(Telos, £7.99, 79 pages, paperback, published September 2005.)
the seaside town of Coral Point, a sickness (nicknamed the "crud") returns
every four years, its victims soon withering and dying. According to
local legends, sufferers take to the sea in a final attempt to escape
their fate. Cap lost his wife to the crud, and he knows what links each
outbreak: a man called Graham who moors his yacht in town every four
years. But now something even more deadly lurks out there ...
At its best, the novella can be most effective for tales of horror
and the fantastic: you have room to develop atmosphere and tell a story
without the complications and subplots a full-length novel would demand.
Lee Thomas's novella has a neat twist on an old theme -- seagoing vampires.
(I'm not giving away anything that the front cover doesn't already.)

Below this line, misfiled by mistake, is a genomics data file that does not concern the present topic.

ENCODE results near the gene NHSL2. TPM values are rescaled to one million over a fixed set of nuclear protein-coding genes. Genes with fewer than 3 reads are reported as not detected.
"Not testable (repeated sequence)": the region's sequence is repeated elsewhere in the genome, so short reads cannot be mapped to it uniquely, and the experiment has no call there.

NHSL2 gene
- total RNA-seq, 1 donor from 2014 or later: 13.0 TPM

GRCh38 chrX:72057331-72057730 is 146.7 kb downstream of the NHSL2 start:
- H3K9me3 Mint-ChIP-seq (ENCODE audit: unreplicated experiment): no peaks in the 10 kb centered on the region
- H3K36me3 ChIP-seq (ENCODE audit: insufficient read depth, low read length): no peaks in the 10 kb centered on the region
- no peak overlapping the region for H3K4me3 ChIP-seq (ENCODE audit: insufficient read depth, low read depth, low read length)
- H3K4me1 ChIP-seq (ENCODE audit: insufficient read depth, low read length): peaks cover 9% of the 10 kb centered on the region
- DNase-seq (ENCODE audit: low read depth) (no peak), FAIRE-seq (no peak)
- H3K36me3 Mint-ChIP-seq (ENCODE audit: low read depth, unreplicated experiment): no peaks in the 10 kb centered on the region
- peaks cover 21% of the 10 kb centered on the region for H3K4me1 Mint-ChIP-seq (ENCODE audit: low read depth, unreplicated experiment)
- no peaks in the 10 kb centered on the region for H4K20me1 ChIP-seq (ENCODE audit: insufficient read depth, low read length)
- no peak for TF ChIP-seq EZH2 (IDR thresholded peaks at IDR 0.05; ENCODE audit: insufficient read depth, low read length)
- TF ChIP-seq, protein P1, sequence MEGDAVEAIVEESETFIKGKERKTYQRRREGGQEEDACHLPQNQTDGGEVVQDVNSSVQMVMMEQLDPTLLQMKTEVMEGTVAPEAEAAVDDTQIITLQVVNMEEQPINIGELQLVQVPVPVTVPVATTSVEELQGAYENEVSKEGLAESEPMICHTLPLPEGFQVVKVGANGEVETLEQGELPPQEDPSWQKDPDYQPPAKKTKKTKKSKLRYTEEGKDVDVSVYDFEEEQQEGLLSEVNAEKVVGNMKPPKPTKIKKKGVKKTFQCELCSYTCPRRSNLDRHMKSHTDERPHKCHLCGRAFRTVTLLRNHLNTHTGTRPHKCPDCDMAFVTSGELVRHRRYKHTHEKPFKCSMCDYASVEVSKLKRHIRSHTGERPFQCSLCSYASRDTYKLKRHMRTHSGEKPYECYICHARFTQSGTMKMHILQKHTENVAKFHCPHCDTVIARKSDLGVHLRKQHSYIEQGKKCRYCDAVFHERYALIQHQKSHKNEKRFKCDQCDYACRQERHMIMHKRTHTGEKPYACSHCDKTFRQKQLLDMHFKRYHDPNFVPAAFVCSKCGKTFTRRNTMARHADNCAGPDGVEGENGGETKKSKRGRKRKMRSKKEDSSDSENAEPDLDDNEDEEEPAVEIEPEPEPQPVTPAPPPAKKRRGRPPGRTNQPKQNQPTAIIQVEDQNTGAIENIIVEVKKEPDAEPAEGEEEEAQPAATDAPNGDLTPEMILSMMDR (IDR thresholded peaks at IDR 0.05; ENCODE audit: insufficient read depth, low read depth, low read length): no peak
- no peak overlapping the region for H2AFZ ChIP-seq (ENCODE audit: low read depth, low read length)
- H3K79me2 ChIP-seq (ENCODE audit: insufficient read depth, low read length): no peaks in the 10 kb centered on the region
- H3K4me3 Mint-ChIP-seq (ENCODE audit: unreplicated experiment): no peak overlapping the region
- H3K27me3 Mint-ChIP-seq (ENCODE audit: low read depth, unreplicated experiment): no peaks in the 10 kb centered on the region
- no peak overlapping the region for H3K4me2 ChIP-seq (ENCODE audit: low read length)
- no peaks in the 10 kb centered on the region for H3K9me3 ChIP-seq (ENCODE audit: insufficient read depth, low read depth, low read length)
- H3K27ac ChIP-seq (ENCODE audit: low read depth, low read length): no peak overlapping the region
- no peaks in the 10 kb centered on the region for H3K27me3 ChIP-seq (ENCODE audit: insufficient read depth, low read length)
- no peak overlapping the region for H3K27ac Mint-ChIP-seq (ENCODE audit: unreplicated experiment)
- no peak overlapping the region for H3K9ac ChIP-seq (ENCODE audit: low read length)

The atmosphere of Coral Point is well evoked. The plot builds up to
a violent confrontation at sea. Yet there's something a little insubstantial
about Parish Damned. At 20,000 words or so (my estimate), this
novella doesn't really make a snug fit with its length. It seems oddly
like the middle act of a three-act play. We have a back story which
is referred to, and what we read is Thomas's development of it, with
an ending open enough to allow for more. Too many novels are padded
out for reasons both of authorial indiscipline and the demands of commercial
publishing. I'm all for stories that you can read in a sitting and don't
need to be longer. Parish Damned will hold your attention for
the time it takes to read it, but it does fall between two stools.